1987’s RoboCop was a watershed movie of its time. Boasting hyperviolent action, scathing sociopolitical commentary, and some brilliant performances, it ushered in a new era of cinema and practically dared any other film to follow in its footsteps. Smart, hilarious, brutal, and rather touching in places, RoboCop followed the story of Alex Murphy, a beloved father and police officer tragically cut down in the line of duty and reborn as “Part Man, Part Machine, All Cop.”
27 years later, as the Hollywood obsession with remakes/reboots rolls on, we have a new version of RoboCop for a modern audience. However, they’ve gone for more of a straight-up science-fiction tale. A wise woman once told me that science-fiction boiled down to two overarching tropes: social commentary or technology gone awry. While the original RoboCop was a wonderful mixture of the two, this new reboot sometimes feels like it dials it back to almost being exclusively in the latter category. However, it doesn’t mind making a few well-aimed punches sting a bit, though.
The largest skewer in this new RoboCop’s quiver is aimed directly at the heart of the uninformed and ill-advised public, personified in this case by Patrick Novak (Samuel L. Jackson), host of the newsmagazine “The Novak Element.” Here, we have Novak, who seems to be an almost Rush Limbaugh-esque analog, screaming for more robotic protection in our country at the expense of civil rights; the army’s got it for peacekeeping missions in other countries, why can’t we have them here? Caricature-like in presence and manner, Jackson absolutely nails the hysteria and the hue and cry that certain political action groups of late have espoused, standing misguidedly for the right things, but in the wrong way.
Another large swing is taken at big business and how corporations view the public as mere consumers whose only purpose in life is to line the pockets of the folks in the spacious boardrooms and luxurious offices. In response to Novak’s harangues and, oddly, the public support of legislation blocking the use of robots for law enforcement purposes, Raymond Sellars (Michael Keaton), the appropriately-named CEO of robot-maker OmniCorp (OCP) decides to meld cold, unfeeling robots with human responses and emotions as a way of circumventing the law. From minute one, all we know about Sellars is his ruthless and underhanded way of making sure the public will buy – not “accept,” but BUY – his new human/robot hybrid. Security is business, and Sellars is doing a lot of it, to the point where it’s not so much about what’s good for the community, but what test data, poll numbers, and tastemakers like OCP’s head of marketing Tom Pope (Jay Baruchel) thinks will sell and generate revenue.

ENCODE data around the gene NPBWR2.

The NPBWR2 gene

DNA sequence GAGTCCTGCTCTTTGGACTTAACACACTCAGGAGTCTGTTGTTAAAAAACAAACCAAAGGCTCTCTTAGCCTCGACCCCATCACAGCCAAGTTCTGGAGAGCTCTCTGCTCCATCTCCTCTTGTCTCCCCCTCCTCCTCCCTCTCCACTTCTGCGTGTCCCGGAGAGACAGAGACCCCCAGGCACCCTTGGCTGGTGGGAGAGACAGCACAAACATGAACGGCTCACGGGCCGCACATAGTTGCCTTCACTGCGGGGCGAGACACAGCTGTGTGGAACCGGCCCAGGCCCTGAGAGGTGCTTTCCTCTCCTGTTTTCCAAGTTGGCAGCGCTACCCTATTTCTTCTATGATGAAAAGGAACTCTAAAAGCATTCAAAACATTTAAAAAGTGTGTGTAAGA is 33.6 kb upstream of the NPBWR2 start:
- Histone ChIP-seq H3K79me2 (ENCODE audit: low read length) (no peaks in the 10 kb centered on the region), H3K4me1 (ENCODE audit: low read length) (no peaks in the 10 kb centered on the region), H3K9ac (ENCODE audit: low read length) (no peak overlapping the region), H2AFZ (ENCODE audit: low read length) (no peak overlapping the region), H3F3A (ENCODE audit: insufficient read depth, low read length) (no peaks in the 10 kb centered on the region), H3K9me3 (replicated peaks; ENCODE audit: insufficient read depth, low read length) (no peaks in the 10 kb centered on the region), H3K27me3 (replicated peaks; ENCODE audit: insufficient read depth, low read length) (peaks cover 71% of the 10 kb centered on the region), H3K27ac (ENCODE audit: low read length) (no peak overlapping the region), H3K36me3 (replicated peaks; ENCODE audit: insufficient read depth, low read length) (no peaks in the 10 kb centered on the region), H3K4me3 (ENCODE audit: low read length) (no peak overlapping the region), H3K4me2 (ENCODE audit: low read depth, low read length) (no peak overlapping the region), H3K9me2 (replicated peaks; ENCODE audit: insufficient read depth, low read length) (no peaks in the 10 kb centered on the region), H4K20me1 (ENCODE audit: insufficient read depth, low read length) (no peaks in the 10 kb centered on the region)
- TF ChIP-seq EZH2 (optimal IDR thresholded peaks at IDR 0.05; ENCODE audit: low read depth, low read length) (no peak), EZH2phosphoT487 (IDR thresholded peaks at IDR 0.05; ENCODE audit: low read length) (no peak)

All of this comes to a head at the expense of Alex Murphy (Joel Kinnaman), a rough-but-clean cop in a dirty town. Horribly injured by a car-bomb placed by arms dealer Antoine Vallon (Patrick Garrow), he’s later revived and his remaining parts are made into the human pieces of RoboCop, giving this retrofitted OCP model EM-209 a face, a voice, and all of Alex’s emotions. Being separated from his loving wife Clara (Abbie Cornish) and child David (John Paul Ruttan) starts to take its toll on Alex, as his brain chemistry and perceptions are messed with (non-maliciously, however) by Dr. Dennett Norton (Gary Oldman). The crux of Norton’s problem is: when making a human/robot hybrid, how long before the human side is completely eradicated and the machine is the only thing remaining? And with all the spin that Sellars puts on this tragedy, is there any humanity left in any of us?
On the face of it (no pun intended), 2014’s RoboCop seems to be just a declawed version of its 1987 self. Gone are the comedic exaggerations of cops, politicians, businessmen, and consumerism. The outlandish, cartoon-like violence has been dropped in favor of a more family-friendly PG-13 rating. Basil Poledouris’ thundering main theme has been given a little bit of a dubstep facelift. The iconic imagery of Paul Verhoeven’s vision of New Detroit has been replaced by hyper-edited, documentary-style (read: shakycam) photography that leaves little to help the audience get its bearings.
However, where new director José Padilha and screenwriter Joshua Zetumer (working from the 1987 screenplay by Edward Neumeier and Michael Miner) get it right is fleshing out Alex’s backstory, personality, and emotions, which make for a more powerful character and a more believable RoboCop. Also, real-world analogues like the kind played by Jackson, Keaton, Baruchel, and Jackie Earle Haley (in a bit of a blind-follower role) serve to make everything more grounded in reality than the fantasy of the 1987 version. We’ve all seen the kind of men they represent – smug, greedy, and heartless suits whose only concern is the bottom line. At the heart of it is how the public and its workers are seen by folks like these: as mere ants who march to their tune, build what they need built, and eat what they drop from their tables. While it doesn’t have the same bite as its predecessor, this new version of RoboCop certainly does have something interesting to say.
(Special thanks to John Hanlon of johnhanlonreviews.com.)